Artificial intelligence is increasingly becoming a part of our lives. Whether it is by helping us automatically tag all cat pictures on our phone, analyze our sleeping patterns, or drive a car to work without our hands on the wheel. Within AI, an eminent area for application is radiology, where image analysis methods developed for completely different purposes can be applied to medical images to search for information of vital importance.
However, many radiologists are following these developments with a healthy dose of suspicion, as it is still unclear as to how and when AI will change their jobs. Without a doubt, however, AI will change the day to day tasks of the radiologist, therefore they should not stand on the sidelines while this transition is taking place. Below we discuss 3 arguments why radiologists should adopt artificial intelligence today.
1. Shape the future of radiology AI
Deep neural networks classifying medical images: a few years ago they hardly existed, while now, it is one of the major trends driving the rise of artificial intelligence in radiology. As the developments determining how AI will influence radiology in the future are happening as we speak, radiologists have every chance to influence this transition. Getting involved will not only allow radiologists to better understand what AI exactly is, and what it can do, but it will also allow them to have a say in how it can be put into practice. For instance, how would a physician like to have AI software integrated into their workflows? What are the cases that radiologists would like to spend less time on? By leveraging constructive feedback from radiologists, software developers can ensure the final product seamlessly covers the needs of the physician and will truly be of value in the diagnostic chain.
Shape the future generation
Additionally, offering a working environment with state-of-the-art tools will contribute to attracting top talent. The new generation of radiologists is already showing increasing curiosity for high tech radiology tools. Adopting artificial intelligence as a support tool in the diagnostic chain will give hospitals a heads start with recruiting the new radiology talent.
2. Make AI fit into your budget
The healthcare information generated daily is expected to grow to 25 000 petabytes by 2020, 50 times the amount it was in 2012.1 Taking the form of physician notes, medical images and genetic tests, manually analyzing this data would require an unimaginable increase in the amount of radiologists. Considering that the burnout rate amongst radiologists is already the highest in the US2, it is clear that automated solutions need to be made available.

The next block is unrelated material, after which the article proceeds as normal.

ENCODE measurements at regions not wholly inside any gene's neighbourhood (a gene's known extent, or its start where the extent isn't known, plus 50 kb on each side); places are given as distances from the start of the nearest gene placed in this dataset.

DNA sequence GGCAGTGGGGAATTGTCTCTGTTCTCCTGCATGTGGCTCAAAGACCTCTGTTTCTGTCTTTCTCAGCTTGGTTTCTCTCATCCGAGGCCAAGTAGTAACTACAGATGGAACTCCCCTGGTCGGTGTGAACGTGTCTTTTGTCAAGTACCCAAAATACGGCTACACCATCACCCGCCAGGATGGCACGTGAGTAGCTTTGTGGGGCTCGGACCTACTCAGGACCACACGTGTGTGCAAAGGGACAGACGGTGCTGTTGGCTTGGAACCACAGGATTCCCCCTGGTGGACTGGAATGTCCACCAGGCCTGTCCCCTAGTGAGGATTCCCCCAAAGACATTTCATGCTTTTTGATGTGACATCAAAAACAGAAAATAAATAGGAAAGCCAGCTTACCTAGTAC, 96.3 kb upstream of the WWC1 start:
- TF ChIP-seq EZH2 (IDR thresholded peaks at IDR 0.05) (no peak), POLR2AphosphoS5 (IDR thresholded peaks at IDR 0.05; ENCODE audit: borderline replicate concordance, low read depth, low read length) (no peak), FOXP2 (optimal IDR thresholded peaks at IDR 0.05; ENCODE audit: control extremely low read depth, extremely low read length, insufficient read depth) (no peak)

But who is going to pay for the transition to AI? Will governments cover the bill? Or will hospitals have to allocate budget? Will the bill be eventually presented to the patient? Or, the scenario we are aiming at, will AI pay for itself? It is unlikely that AI radiology software will, in its current state, be able to fully support itself, mostly due to the upfront investment that needs to be made. Kurt Schoppe recently published an article in the Journal of the American College of Radiology discussing the question “Artificial Intelligence: Who pays and how?”3. He cautiously concludes: “But without the promise of governmental largesse or large inflows of reimbursements from private payers, vendors may take a pass on investing resources in radiology or health care-specific applications for AI.” In other words, it is unlikely anyone else but hospitals and clinics are going to pick up the bill in the short term. Wouldn’t it be interesting for hospitals to cut costs by getting early bird special prices for AI software?
Put your medical data to use
Medical institutions willing to get into a more experimental setup can try their luck on becoming a test-site for vendors. Many AI radiology software development companies are eager to validate their product in the clinical workflow. Test locations at hospitals and physician feedback can offer valuable input to the software development process. Another reason why collaborations between clinics and software development companies may prove fruitful is the large amounts of medical data hospitals have access to. Developing high quality AI based algorithms requires extremely large datasets. As a result, medical software companies are usually eager to collaborate with clinical care providers if new datasets are made available.
3. Unlock the potential of AI and become the best radiologist you can be
And likely the most important reason of all: AI has the ability to really support the radiologist. Either by taking over routine tasks, enabling a more differentiated diagnosis, accelerating the process,4 or increasing diagnostic accuracy. AI has every potential to become the greatest asset available to the modern radiologist.
- Piai, S. Bigger Data for Better Healthcare. (2013). Available at: https://www.intel.com/content/dam/www/public/ us/en/documents/white-papers/bigger-data-better-healthcare-idc-insights-white-paper.pdf. (Accessed: 6th September 2108)
- Shanafelt, T. D. et al. Changes in Burnout and Satisfaction With Work-Life Balance in Physicians and the General US Working Population Between 2011 and 2014. Mayo Clin. Proc. 90, 1600–1613 (2015).
- Schoppe, K. Artificial Intelligence: Who Pays and How? J. Am. Coll. Radiol. 15, 1240–1242 (2018).
- Ridley, E. L. AI algorithm can triage head CT exams for urgent review. (2018). Available at: https://www.auntminnie.com/index.aspx?sec=sup&sub=aic&pag=dis&ItemID=120662. (Accessed: 6th September 2018)